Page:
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 ANNVILLE – Is Mac Plummer a soccer player playing football? Or is he a football player playing soccer?

 While it may be that only time will tell, it could come down to which one the Annville-Cleona junior gets the most kicks out of. Either way, it’s nice to have options.

  Plummer is a proficient and prolific kicker for both the Little Dutchmen boys’ soccer and football teams. Not only does whatever Plummer boot go far, it also goes straight.

 Two weeks ago, during the first quarter of Annville-Cleona football team’s season opener against Milton Hershey, Plummer drilled a 51-yard field goal. Not only did that represent a Lebanon County and Lancaster-Lebanon League record, it was one of the longest field goals in the history of District Three.

 But that’s just the beginning. Plummer has also been one of the main cogs in the Little Dutchmen’s 3-0 start to the boys’ soccer season.

 “I get that question a lot,” said Plummer. “It’s a tough choice. Soccer is something I’ve been doing my whole life. I just picked up football a year ago, but it’s a big enjoyment. It’s just a really hard decision for me to make.

 “I don’t know,” continued Plummer. “I love both. I’ve got to see what happens and how I do in both this year. I haven’t put that much thought into it yet.”

  “I love watching him play soccer,” said Annville-Cleona football coach Matt Gingrich. “In 50 states, they play soccer, and he is a good soccer player. But there are very few kids who can kick a football the way he does. I’d be very surprised if he doesn’t end up playing football in college. The goal is to have a choice. You’ll put yourself in a better position if you do.”

 Not unlike a lot of soccer players turned football kickers, Plummer grew up playing the former. Through the coaxing of Gingrich, Plummer’s been kicking pigskins since the beginning of last season.

 What’s surprising is how far Plummer’s come in such a short period of time. He’s improved his place kicking, kicking off and now punting by learning technique, applying it and by becoming stronger.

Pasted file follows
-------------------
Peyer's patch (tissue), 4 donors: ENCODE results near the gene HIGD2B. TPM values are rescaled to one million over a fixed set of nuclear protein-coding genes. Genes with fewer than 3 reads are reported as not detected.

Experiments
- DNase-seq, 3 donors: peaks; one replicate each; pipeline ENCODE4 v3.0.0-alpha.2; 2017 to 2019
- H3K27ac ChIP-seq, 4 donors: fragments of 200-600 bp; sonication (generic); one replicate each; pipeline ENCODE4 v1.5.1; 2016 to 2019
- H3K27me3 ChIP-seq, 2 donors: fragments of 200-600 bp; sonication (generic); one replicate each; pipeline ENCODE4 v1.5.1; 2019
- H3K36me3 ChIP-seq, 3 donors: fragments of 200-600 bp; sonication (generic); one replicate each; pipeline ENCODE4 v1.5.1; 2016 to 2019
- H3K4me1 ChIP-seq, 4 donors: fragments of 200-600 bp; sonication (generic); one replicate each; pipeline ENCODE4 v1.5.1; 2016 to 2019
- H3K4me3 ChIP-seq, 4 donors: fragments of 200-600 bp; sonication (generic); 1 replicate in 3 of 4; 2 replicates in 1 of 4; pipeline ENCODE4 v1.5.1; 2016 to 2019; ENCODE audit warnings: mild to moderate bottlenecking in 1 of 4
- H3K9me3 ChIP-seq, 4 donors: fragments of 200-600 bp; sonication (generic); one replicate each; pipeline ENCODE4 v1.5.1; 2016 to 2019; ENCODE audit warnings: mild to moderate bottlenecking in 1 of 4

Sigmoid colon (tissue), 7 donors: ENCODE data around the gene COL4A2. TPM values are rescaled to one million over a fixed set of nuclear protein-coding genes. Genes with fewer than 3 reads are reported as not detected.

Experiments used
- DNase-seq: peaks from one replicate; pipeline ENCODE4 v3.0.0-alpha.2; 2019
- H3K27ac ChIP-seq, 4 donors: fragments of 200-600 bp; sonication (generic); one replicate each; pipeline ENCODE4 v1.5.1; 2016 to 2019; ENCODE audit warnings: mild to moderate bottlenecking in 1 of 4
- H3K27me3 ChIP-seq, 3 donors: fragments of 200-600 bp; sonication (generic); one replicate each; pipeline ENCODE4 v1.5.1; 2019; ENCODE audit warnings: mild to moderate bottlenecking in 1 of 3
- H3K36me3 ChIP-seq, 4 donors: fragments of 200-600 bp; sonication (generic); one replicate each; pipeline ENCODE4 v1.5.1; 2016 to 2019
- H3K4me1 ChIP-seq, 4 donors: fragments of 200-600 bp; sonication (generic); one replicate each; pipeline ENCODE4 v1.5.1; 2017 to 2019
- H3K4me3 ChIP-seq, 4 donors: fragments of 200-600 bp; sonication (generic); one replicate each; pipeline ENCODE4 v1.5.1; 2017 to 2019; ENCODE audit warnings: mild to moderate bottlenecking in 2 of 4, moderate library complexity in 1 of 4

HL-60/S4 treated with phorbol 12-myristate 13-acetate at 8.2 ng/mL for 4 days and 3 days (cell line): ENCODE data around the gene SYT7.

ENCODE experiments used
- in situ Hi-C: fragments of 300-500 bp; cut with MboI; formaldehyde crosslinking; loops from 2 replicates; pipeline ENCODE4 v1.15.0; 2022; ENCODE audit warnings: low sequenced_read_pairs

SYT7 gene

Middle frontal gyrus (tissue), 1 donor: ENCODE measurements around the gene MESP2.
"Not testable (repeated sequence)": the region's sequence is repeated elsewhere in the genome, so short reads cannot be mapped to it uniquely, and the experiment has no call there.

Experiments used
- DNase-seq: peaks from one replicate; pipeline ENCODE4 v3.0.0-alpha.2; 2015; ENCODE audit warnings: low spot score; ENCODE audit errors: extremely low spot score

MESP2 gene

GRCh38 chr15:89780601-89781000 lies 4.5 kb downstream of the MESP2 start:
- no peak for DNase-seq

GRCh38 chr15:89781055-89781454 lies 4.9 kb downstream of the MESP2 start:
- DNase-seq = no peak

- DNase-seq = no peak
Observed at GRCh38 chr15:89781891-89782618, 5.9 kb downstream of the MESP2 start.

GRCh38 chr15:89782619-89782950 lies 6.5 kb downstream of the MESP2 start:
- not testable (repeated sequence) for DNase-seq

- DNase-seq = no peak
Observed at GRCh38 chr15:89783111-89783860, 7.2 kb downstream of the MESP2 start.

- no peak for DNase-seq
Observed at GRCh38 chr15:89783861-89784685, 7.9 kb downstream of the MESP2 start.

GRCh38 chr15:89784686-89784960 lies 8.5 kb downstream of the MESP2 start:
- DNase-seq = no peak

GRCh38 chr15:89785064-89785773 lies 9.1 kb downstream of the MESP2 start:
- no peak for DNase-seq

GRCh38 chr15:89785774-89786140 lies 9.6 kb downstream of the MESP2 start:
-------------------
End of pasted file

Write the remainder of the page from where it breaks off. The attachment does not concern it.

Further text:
“I’ve always played soccer. My friends play it,” said Plummer. “Usually, he (Gingrich) likes to pick out some soccer player to do the kicking. He came up to me during my sophomore year and asked me, ‘Would you like to kick some after school today?’. I couldn’t kick a ball worth a darn that day, but I’ve been going to (place kicking) camps and I’ve gotten better.

 “They’re both a big passion of mine,” added Plummer. “Coach Gingrich brought me out my sophomore year and it was one of the biggest opportunities I’ve ever gotten. It’s hard to imagine my life without both.”

 “Last year, he was a 60 percent kicker on a kicking scale. This year’s he’s at 90 percent,” said Gingrich. “He’s improved that much. The biggest thing with him is his confidence. It’s greater than it was last year. In August of last year, he had never kicked a football before. When he kicks a football, it’s just a different sound.”

 Gingrich’s confidence in Plummer’s improvement manifested itself on August 23rd during A-C’s road contest on the turf of Henry Hershey Field. Plummer’s field goal from 51 yards away late in the opening quarter was true, and at the time it gave the Little Dutchmen a 9-7 lead over the home-standing Spartans.

 Last season at home against Elco, Plummer had booted a 45-yard field goal off grass.

 “I started to see that it was going to be fourth down,” said Plummer. “My adernaline was pumping. I heard coach Gingrich yell, ‘Field goal.’ I got set up and I kicked it. I got tackled to the ground so I didn’t see it go through the goal posts. I just heard the crowd erupt, and then my teammates tackled me.